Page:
I am very interested in this issue, and I’m very sorry to see this thread degrade into a rehash of the healthcare debate.

22

asg 03.23.04 at 10:08 pm

What on earth does DeLong mean when he says there’s been no progress in browsers? What about the development, following on the heels of the blog phenomenon, of web-driven newsreaders that check any number of blogs for updates, translate them into readable text, and present it all for you in time order so you don’t have to continually re-check your favorite blogs? Is this not a huge improvement in web-browsing technology?

Moreover, the “furious competition to improve the product” DeLong mentions is… what? Both tried to keep pace with web authoring standards and add minor new features like bookmarks, accessible page view history, automated secure connection support, etc. After Netscape popularized graphical browsing, the rest of the changes were incremental, not dramatic.

As an aside, the most hilarious thing about the Netscape brouhaha was that, at the same time Netscape was whining in court that big bad Billy Gates had abused his OS market share in order to reduce the value of their product to nearly zero, they were negotiating a $1 billion merger with AOL.

Of course, Microsoft views the integration of the browser with the OS as a feature. DeLong may not like that feature, but his personal likes and dislikes are not a foundation for sound public policy.

23

Zizka 03.23.04 at 10:12 pm

I have four family members who have been quite happy with the Canadian monopoly healthcare system.

Thank you, Sebastian, for preventing an interesting thread from erupting. I have better things to do anyway.

24

asg 03.23.04 at 10:17 pm

While waiting for the previous post to process I thought of another several recent browser innovations: Shockwave Flash 5, the Google toolbar plugin, popup ad blockers, browser-driven cookie-cleaners, and automated web-form-fillers. Maybe DeLong is complaining that these things aren’t being dropped in his lap, but he also seems to think that having them pre-installed would also be anticompetitive in some way.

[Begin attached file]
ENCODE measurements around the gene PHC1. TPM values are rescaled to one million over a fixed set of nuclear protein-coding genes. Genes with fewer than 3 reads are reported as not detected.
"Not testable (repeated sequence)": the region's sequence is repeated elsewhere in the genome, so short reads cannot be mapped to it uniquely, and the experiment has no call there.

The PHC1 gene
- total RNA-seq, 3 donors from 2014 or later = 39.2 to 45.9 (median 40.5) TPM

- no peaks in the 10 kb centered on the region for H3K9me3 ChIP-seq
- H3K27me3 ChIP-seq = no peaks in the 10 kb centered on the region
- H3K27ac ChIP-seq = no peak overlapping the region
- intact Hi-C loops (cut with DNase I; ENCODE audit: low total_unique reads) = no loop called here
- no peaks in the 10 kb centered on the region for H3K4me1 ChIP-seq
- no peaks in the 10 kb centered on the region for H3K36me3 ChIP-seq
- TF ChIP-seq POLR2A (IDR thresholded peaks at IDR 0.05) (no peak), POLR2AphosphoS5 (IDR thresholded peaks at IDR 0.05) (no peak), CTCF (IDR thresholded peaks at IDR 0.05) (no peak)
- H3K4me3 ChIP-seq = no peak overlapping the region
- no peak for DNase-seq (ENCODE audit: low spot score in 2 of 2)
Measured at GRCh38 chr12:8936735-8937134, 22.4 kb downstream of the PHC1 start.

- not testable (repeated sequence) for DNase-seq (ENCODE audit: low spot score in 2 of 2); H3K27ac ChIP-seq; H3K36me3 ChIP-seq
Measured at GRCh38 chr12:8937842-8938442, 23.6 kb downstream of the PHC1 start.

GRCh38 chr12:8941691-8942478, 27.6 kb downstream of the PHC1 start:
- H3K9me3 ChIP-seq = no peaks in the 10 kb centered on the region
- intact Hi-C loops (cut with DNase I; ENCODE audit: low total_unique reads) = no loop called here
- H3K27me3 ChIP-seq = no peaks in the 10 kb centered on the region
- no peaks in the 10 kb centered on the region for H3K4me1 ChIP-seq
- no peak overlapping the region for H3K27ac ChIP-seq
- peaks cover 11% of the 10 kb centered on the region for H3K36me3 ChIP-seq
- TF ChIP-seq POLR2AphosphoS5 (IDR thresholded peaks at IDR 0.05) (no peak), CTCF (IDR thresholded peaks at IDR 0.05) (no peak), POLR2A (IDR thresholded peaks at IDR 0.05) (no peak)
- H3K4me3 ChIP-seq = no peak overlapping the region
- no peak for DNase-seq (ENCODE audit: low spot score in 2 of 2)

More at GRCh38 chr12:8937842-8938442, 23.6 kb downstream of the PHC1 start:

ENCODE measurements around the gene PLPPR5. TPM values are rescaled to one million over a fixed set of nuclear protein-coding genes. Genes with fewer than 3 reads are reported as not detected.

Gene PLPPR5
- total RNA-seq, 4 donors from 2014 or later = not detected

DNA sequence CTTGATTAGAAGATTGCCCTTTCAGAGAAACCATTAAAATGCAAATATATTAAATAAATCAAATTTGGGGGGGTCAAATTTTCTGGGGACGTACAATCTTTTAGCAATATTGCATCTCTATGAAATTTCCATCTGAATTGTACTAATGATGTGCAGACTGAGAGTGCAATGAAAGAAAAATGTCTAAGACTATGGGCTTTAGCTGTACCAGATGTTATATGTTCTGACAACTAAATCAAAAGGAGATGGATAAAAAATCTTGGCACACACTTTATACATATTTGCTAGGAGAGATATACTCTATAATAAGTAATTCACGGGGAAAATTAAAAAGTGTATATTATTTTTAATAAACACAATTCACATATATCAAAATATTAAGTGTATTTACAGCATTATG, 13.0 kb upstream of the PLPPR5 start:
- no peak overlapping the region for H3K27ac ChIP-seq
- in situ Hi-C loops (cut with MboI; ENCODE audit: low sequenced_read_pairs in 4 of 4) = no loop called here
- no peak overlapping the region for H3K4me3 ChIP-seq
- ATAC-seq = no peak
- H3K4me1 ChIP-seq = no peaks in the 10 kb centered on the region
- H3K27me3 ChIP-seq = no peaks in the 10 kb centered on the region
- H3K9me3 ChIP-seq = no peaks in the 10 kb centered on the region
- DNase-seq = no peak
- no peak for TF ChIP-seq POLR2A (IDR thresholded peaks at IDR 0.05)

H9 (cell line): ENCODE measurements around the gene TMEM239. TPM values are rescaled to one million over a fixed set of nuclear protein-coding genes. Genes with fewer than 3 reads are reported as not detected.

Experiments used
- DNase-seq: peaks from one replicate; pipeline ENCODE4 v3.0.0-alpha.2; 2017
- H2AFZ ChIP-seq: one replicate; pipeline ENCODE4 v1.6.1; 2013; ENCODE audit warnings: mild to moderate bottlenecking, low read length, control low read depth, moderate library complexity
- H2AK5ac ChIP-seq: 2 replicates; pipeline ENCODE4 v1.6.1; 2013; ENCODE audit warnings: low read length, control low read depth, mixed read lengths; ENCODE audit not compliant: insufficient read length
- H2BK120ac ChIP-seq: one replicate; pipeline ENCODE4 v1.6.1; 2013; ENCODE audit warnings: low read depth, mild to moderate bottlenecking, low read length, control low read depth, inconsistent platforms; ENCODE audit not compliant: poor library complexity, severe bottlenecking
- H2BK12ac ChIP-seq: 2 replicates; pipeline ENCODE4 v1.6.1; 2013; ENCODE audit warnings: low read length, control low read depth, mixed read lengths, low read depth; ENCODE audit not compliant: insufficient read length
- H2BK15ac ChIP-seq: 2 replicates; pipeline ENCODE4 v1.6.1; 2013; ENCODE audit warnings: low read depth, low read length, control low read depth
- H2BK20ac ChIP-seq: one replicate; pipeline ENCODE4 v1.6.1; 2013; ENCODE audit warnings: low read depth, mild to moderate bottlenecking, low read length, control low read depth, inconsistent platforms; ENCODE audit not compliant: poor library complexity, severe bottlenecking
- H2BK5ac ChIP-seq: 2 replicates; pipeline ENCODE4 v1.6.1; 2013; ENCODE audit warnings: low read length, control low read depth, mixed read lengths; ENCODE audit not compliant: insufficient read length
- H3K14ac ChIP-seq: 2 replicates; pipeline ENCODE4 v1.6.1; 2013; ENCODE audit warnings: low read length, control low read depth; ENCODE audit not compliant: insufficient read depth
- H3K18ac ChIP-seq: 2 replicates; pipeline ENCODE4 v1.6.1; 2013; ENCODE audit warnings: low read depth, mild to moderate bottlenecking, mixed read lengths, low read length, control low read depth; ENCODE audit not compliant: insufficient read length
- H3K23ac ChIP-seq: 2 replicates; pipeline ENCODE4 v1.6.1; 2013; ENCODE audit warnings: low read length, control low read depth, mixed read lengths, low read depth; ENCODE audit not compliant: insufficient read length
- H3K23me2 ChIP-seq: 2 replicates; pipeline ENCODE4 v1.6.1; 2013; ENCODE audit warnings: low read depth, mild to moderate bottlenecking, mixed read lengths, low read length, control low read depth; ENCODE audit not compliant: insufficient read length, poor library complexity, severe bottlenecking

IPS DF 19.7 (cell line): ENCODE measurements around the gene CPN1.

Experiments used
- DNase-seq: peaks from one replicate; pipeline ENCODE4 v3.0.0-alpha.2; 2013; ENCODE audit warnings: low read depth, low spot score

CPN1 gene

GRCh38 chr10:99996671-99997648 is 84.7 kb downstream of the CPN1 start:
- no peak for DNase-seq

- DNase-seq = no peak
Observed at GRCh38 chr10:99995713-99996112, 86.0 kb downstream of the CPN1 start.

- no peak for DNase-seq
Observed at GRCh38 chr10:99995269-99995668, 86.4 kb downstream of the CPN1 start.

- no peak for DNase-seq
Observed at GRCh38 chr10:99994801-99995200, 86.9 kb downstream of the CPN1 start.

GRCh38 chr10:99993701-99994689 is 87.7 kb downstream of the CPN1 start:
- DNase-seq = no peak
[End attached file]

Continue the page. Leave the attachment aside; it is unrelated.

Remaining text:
25

Sebastian Holsclaw 03.23.04 at 10:18 pm

“I wasn’t aware universal health care included all health care providers being owned by the same entity. You’re confusing “monopoly in health care insurance” with “monopoly in the providing of health care services.””

I’m not confused though it is a difficult area. You are right there is a difference, but you are wrong to suggest that there is a dispositive difference. A monopoly on health care insurance would be a very large control of payments in a single governmental entity. It would have all the inefficiencies discussed above for insurance. And it would cause all sorts of problems with health care services even if they were not directly controlled by the government. To put it in Microsoft terms: Microsoft does not contol the software market. It only controls a very large portion of the operating system market. But this control lets it push around just about everyone in the more general software market. The insurance market drives a huge portion of health care payments. The rest of the health care industry could not survive without money, which the government would then control.

Think of it in empire terms. Did the USSR need to actually have a Russian president in East Germany to control it? It controlled the military and economic levers. That was enough.

26

anon 03.23.04 at 10:26 pm

Jonathan Wilde, your comment about hosting providers ignores the cost of migration. I worked for a small web design firm, which hosted its smaller customers’ sites at a certain hosting provider. This hosting provider had shitty customer service, shitty servers, and average prices. Why didn’t we switch?
1. We were locked into long-term contracts
2. We didn’t want to risk downtime or worse.

It’s possible to migrate between hosting companies without downtime. But it’s not easy. And a small firm often can’t afford it.

Interestingly, these are the same reasons that it’s tough to switch between schools.

27

andrew 03.23.04 at 10:27 pm

As to the measurement of the “missing” innovation due to monopoly: what about “reverse” hedonic pricing? Though, yeah, it would be a big guessing game of “what would’ve been”, but couldn’t some kind of trend-line thingie be estimated? Especially if we’re claiming “harm” then some date and magnitude should be apparent.

I guess what I’m saying is, it doesn’t seem that such estimates would be so very much more subjective than current hedonic pricing techniques currently used in GDP and productivity accounting.

28

anon 03.23.04 at 10:31 pm

vj, I use Evolution for mail. It accesses my main mailbox (~4,000 messages) via IMAP, and it stores my archives locally (over 100,000 messages). It works pretty well on a not-particularly-fast machine (1ghz/512 mb ram).

29

Rik 03.23.04 at 10:33 pm

I’m currently unable to read mr DeLong’s log – cable connection acting funny – but I’d like to point to Norwegian browser Opera. To me this is far better than IE. Opera is the very proof that there is still improvement in browsers. The real problem is the Messenger. At least with browsers you have a choice, for IM’s the situation far, far worse. Not only is there is no choice, the product’s upgrades are – once installed – actually downgrades. So that’s where the competition should be.